— Mary Shelley, Frankenstein.
The timid, naive and conformist student who entered Makerere in late 2012 had now, in second year, turned into an academic rebel : classes were being skipped, I was always the last to submit coursework and assignments. Yet my friends who aattended all classes, did course work on time did not fare any better. I had learnt one important lesson: at the University, it’s not so much what you’re taught in class but how you can integrate knowledge from different backgrounds.
I sense my lecturers have since realised this and we occasionally joke about my “unseriousness”. Lucky enough I have made good friends of them and they almost certainly know that whenever am not in class am attending to something “more” important at that time. For as long as I did their courseworks in (should say “on time”!) time, I had no problems with them. Most are now ardent followers of the radio show am hosted to weekly and it is uncommon to find us debating politics on the sidelines of a lecture or in their offices.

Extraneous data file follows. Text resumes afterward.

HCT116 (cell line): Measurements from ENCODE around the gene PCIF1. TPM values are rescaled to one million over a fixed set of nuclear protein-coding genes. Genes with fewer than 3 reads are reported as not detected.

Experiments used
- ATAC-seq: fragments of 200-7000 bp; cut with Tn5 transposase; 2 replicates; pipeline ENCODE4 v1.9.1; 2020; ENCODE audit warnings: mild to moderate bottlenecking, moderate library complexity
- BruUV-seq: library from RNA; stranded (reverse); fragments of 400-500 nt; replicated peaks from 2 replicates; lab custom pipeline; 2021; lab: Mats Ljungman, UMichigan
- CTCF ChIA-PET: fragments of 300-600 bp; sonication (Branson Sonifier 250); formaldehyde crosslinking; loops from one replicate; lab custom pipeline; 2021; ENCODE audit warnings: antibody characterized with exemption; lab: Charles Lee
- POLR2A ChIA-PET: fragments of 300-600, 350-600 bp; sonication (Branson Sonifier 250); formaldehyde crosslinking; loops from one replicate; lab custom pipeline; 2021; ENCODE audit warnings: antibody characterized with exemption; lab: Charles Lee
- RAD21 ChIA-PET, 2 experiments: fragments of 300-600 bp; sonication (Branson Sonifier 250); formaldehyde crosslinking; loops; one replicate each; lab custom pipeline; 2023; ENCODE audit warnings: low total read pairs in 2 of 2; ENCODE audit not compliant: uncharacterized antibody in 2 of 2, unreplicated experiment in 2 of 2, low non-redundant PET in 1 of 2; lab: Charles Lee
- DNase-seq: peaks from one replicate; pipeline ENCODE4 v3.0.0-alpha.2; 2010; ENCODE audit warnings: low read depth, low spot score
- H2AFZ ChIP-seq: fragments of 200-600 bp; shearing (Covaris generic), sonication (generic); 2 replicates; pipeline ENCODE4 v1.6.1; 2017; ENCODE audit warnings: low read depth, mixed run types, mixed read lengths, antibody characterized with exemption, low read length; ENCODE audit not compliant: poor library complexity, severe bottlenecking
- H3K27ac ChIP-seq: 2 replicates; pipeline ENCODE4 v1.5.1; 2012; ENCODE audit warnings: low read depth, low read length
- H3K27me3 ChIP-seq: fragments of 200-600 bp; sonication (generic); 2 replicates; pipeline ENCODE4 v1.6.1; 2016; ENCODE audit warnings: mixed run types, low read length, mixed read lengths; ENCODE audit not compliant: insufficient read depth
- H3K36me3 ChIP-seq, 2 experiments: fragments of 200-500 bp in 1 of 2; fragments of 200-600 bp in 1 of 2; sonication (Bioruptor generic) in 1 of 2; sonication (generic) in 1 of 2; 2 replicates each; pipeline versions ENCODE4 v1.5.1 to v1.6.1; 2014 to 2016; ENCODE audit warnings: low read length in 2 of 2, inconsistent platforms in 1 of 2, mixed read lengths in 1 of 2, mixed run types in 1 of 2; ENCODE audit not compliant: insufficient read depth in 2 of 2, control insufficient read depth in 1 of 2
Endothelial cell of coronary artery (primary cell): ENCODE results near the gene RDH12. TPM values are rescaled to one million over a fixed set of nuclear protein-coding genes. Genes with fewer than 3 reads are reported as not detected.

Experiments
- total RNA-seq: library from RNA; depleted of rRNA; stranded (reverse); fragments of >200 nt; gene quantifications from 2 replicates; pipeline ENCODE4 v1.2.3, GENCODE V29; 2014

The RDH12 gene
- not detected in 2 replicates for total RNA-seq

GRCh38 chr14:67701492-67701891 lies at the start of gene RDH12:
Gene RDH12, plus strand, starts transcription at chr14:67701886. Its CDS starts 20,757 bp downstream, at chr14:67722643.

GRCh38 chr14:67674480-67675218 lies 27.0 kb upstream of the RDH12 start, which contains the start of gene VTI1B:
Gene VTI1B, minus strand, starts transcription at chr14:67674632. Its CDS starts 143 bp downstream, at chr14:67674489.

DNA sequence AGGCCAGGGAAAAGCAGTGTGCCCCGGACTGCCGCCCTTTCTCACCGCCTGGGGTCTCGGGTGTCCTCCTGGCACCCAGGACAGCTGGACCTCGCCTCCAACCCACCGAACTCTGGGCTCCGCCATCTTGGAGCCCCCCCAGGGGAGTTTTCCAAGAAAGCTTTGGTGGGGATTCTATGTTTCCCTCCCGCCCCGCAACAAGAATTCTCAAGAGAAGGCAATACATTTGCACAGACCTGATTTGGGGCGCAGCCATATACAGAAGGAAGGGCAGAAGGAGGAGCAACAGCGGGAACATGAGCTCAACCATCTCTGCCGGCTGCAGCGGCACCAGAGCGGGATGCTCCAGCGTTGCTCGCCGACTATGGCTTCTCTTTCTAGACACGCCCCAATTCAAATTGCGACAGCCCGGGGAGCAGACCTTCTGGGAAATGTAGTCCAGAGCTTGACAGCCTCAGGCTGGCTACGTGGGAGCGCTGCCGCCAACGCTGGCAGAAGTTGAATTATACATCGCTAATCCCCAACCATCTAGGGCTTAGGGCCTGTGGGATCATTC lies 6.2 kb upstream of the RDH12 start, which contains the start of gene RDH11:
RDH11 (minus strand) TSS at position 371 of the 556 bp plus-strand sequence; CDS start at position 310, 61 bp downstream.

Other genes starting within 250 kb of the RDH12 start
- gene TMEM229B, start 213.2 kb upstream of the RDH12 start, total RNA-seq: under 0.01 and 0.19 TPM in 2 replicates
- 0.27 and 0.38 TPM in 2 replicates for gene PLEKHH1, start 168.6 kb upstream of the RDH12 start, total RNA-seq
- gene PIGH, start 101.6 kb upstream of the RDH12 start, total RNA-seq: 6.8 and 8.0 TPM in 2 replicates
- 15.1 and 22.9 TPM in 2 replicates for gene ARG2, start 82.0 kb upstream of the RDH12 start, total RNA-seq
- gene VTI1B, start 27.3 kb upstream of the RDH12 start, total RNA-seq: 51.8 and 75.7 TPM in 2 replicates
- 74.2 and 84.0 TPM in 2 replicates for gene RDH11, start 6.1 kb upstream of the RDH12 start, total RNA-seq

What have I learnt?
Universities exist to grant you freedom to explore and discover your own self. If you go to the University to get good grades you’ll get them. If you go there to party and drink you’ll pretty much get that. And for the academic rebels, if you play within the rules, you have the freedom to learn and unlearn whatever you plan to. In secondary school you will be spanked for commiting even the most innocent of misdemeanors. Outside school, breaking the rules carries an even greater cost. Only here can you break the rules and get away with it! Which worries me: how will I handle in the next world? Are there spaces for “rebels” like myself out there? I can’t stay here forever, I want to taste the freedom on the other side, but am I ready to sacrifice my rebellious ideals so I can be granted citizenship in that country?